Let’s start with the present moment, which is always a fine place to begin. I’ve just awakened from a 13-hour sleep, and Tylenol Decongestant has emerged as my new best friend. I’m wrapped up in a cozy chair in Lydia and Jo’s living room in Nukerke, Belgium. Either the chair or the world is spinning – I’m not sure which. The family is off to work or school (Lore and Baziel both have exams this morning).
Who is in the house is Lydia’s mom Marie-Paule, their aunt/sister and the weekly housekeeper. I’m sad but accepting that I can’t remember these last two women’s names. “You’re not Superman, Bruce.”
Another relevant fact is that all of these folks are French-speaking. Marie-Paule has a few words of English but I suspect the other two are unilingual. Then there’s the reality that I haven’t studied French in 2019 to prep for my return to Senegal. I summed up my current situation to Marie-Paule with “Je suis trop fatigué pour parler.” (I’m too tired to talk.) Sad again … since I love talking.
My two flights yesterday, to Dublin and Brussels, probably totalled seven hours. In Dublin Airport, I met a lovely young woman who insisted on serving me coffee, as long as I insisted on paying her. She spoke like a song, reminding me of all the Irish commercials I’ve seen in my time. I was tempted to ask her to marry me but demurred, aware of the fifty years between us. I loved her until she mentioned that I should be drinking Guinness. That bitter beer isn’t for me but the young lass and I are still good friends.
I thoroughly enjoyed my conversation with Lorraine and Sean on the way to Brussels. They’re off on a three-day getaway to the Christmas markets of the big city. For the second time yesterday, I visualized marriage but then concluded that Sean would disapprove of the idea. Lorraine spoke with great animation of spirit and I felt at home with them both.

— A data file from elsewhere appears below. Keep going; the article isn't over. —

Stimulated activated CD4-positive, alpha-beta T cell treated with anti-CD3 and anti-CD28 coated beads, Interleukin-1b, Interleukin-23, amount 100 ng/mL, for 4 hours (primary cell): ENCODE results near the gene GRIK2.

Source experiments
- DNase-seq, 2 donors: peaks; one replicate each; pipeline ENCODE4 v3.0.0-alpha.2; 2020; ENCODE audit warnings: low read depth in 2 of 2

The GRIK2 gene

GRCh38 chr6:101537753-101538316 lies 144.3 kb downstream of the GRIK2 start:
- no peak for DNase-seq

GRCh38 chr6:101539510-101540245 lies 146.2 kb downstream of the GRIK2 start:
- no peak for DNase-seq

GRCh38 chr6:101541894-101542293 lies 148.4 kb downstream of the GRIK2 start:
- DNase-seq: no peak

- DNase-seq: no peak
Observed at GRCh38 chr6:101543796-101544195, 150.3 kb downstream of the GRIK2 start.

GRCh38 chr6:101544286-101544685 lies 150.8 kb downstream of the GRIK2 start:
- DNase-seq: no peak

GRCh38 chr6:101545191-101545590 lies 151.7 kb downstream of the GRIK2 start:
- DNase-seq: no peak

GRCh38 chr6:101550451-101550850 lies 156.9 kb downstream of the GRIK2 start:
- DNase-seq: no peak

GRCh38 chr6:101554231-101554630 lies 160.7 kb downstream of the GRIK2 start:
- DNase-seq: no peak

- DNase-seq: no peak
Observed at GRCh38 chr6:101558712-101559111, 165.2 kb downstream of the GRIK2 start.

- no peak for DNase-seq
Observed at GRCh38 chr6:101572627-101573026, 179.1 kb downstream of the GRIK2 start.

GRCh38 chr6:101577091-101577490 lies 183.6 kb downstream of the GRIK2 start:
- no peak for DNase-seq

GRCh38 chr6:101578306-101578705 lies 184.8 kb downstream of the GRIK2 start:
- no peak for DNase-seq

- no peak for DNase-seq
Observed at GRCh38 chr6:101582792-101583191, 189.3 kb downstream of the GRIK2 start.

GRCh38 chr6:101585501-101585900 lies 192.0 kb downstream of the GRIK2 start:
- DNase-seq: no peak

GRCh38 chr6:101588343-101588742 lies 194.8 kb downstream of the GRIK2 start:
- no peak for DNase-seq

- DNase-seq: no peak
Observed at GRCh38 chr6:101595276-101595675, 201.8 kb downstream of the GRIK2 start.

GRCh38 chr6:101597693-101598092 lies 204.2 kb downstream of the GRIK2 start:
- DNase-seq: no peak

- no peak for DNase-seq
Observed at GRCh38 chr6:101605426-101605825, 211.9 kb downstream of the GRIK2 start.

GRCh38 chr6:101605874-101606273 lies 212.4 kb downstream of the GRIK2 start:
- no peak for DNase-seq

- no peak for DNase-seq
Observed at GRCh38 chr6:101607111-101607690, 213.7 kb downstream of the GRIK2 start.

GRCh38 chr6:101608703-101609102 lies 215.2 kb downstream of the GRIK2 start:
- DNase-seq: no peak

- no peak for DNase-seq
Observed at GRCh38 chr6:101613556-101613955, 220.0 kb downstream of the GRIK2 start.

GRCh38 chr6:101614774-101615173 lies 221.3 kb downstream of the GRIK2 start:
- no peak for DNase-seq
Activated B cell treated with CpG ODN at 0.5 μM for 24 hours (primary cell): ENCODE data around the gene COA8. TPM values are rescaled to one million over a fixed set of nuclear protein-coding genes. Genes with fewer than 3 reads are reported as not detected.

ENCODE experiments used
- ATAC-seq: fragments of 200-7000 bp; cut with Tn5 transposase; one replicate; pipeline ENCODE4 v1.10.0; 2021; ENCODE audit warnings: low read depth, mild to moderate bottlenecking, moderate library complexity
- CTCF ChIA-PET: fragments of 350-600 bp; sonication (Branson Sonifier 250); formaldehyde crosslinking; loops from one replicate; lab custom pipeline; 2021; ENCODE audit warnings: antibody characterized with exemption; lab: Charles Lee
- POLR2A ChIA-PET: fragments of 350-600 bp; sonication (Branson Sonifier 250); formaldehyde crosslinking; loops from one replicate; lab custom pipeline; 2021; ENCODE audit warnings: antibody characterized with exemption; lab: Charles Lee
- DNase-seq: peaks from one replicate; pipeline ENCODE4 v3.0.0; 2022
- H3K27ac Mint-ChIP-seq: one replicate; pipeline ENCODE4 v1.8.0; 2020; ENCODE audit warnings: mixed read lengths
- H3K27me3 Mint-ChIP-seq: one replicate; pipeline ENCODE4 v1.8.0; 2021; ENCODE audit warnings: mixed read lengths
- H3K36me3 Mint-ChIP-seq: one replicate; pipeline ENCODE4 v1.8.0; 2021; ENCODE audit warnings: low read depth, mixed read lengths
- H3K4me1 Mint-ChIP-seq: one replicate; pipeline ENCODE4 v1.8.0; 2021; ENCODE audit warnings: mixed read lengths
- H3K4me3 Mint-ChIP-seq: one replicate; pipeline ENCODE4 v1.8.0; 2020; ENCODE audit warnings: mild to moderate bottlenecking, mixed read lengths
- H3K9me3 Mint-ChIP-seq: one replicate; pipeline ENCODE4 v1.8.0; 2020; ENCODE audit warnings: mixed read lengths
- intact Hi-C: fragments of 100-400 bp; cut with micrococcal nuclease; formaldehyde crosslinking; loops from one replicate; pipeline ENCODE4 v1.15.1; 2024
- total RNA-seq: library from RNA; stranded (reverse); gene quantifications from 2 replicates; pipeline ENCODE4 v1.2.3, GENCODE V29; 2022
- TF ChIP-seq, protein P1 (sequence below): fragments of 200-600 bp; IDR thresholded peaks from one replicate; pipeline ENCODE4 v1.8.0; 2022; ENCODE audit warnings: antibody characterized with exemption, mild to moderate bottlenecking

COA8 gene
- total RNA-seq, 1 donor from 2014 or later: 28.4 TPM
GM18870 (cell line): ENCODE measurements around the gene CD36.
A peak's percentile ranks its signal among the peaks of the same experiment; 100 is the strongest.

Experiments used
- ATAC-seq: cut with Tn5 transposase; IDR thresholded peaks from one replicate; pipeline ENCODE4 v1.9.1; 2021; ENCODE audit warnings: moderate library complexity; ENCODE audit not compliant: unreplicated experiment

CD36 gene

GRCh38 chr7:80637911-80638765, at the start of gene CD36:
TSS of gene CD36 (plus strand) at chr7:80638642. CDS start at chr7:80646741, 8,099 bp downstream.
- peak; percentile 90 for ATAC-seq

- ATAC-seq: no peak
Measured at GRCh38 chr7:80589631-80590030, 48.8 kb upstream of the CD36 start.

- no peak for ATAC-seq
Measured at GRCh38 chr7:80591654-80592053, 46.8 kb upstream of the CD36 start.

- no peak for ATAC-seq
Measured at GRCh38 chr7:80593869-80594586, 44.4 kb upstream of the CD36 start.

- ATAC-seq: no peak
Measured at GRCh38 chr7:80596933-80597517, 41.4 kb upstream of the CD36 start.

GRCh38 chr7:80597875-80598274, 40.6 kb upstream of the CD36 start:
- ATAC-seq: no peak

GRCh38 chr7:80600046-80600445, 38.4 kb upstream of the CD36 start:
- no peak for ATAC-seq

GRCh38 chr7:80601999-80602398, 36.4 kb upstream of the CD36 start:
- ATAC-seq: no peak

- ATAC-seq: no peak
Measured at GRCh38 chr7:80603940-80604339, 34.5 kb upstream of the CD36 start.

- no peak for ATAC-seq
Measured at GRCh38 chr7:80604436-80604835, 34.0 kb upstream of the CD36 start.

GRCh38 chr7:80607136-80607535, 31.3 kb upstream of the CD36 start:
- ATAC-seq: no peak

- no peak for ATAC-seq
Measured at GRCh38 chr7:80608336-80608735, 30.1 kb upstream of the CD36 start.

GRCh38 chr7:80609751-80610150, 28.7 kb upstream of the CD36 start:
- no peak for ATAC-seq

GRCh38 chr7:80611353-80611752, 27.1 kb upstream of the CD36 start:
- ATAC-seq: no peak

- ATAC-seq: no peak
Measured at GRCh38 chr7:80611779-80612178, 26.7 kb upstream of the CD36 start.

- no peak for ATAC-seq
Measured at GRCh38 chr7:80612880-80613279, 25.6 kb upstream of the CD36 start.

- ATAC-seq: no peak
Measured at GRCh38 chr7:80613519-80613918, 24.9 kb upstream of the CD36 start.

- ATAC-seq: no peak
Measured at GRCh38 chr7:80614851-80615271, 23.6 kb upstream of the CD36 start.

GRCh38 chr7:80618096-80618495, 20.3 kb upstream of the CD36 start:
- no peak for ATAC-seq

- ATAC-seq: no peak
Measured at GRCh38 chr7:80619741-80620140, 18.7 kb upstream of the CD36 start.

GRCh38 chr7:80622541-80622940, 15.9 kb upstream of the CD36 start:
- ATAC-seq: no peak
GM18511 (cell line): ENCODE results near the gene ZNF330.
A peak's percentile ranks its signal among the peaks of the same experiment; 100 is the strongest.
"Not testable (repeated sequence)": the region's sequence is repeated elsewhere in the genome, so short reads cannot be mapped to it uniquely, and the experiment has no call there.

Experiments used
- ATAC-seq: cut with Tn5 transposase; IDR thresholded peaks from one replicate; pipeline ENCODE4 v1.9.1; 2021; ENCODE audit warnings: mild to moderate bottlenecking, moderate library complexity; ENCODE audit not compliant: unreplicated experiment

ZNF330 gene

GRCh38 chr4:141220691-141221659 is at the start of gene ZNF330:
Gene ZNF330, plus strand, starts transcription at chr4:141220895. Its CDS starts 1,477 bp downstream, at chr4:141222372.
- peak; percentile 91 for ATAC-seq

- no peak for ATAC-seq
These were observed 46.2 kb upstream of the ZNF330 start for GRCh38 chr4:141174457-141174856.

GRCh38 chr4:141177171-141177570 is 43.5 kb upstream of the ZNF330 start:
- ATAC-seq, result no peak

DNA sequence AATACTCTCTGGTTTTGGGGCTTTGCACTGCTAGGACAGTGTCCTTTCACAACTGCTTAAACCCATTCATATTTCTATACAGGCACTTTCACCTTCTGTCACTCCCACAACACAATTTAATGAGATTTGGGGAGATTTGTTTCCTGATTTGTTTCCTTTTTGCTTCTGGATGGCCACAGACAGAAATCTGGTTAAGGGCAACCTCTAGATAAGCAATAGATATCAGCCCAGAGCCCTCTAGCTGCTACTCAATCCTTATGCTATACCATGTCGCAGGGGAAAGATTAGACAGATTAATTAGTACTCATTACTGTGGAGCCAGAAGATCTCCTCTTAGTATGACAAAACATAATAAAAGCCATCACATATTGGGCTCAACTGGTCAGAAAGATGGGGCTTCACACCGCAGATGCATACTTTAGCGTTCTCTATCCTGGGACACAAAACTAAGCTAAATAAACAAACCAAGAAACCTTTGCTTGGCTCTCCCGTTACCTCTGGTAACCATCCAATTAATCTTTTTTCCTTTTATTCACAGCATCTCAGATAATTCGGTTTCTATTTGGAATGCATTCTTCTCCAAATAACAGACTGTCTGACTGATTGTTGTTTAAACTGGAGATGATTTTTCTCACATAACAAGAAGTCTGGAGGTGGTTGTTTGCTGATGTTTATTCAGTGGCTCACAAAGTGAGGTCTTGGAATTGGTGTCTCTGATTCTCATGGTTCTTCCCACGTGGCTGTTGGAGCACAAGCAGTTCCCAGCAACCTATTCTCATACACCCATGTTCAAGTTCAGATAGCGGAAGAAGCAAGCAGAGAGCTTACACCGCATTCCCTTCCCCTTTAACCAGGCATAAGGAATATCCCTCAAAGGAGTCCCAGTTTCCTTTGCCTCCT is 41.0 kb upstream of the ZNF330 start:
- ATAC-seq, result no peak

Lydia and her best friend Liesbet picked me up at Brussels Airport. Truly a blessed reunion with my comrade of heart. After dropping Liesbet off, Lydia and I rendezvoused with son Baziel, whom I had hosted for two weeks in Canada last summer. Such a hug between two intergenerational friends.
We got home around 11:00 am, and so began my jetlag ritual. It’s simple, really: stay awake till bedtime in the new place. My goal was 8 or 9 … many hours away. It’s fascinating to see my mind gradually fade away. Clarity of thought goes off to visit someone else. Just for comfiness, I lay down on the couch that I’m currently staring at. Big mistake! Eyelids closing, body sinking towards sleep, unable to process the reality that sleeping daytime Tuesday means not much of the soft stuff Wednesday and Thursday. Wake up, Bruce! Move around. Ahh … go for a walk.
I turned left on Lydia’s road and stumbled towards the small city of Ronse, only a few kilometres away. Ancient row houses greeted me down the hill into town. I came upon a few people enroute but chickened out when it came to say hi. I rationalized that I don’t speak Flemish and they probably don’t speak English. Plus I was so dreary in the head. Still, way down deep I knew that I had fallen short of what the world needs.
Above the red slate rooves, I glimpsed a steeple. It was a magnet. I wanted to sit down somewhere out of the cold and I urged the church door to be open. It was. St. Hermes Basilica was completed in 1526 and welcomed me inside its expanse. Throughout my sojourn within the holy walls, I was alone. Statues, paintings and tapestries hung above me. A winding staircase in the middle of the sanctuary led to a platform from which the priest gives his homily. All was still.
I sat in a padded chair and felt my eyes closing. I teetered to my right and brought myself back. And then some being must have given me a quiet energy. For half an hour, I gazed at the majesty of it all. Soon I realized that complete silence wrapped me in its bosom. No pitter patter of feet. No ringing bells. No sounds of cars outside. It was totally quiet, and I bathed in it. The small voice inside expected interruptions to come but there were none.
Perhaps Sara Teasdale said it best:
From what undreamed of depth within your heart
Have you sent forth the hush that mqkes us free
To hear an instant, high above the earth’s stress
The silent music of infinity?